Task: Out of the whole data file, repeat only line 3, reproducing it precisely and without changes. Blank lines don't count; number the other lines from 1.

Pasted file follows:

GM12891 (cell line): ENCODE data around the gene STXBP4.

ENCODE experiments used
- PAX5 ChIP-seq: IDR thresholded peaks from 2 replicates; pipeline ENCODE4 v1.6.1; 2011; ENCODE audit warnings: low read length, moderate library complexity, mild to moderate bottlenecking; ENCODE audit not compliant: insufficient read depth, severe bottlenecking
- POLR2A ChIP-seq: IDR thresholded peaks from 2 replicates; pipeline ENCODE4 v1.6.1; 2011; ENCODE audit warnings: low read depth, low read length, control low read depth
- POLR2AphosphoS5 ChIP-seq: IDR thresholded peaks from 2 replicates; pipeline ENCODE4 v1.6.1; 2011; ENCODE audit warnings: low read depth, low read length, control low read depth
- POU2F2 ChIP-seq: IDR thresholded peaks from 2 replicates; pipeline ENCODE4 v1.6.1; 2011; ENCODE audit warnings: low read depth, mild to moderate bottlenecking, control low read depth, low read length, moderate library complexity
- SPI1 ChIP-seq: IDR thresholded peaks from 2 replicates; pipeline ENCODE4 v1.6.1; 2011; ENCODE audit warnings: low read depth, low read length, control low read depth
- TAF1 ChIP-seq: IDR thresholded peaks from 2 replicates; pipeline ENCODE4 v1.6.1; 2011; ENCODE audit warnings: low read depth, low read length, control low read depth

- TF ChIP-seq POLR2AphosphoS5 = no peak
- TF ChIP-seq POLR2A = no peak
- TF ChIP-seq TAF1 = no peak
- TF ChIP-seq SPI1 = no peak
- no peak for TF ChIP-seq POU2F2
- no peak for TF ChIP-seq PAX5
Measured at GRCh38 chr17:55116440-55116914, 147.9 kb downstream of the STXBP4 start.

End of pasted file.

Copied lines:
- PAX5 ChIP-seq: IDR thresholded peaks from 2 replicates; pipeline ENCODE4 v1.6.1; 2011; ENCODE audit warnings: low read length, moderate library complexity, mild to moderate bottlenecking; ENCODE audit not compliant: insufficient read depth, severe bottlenecking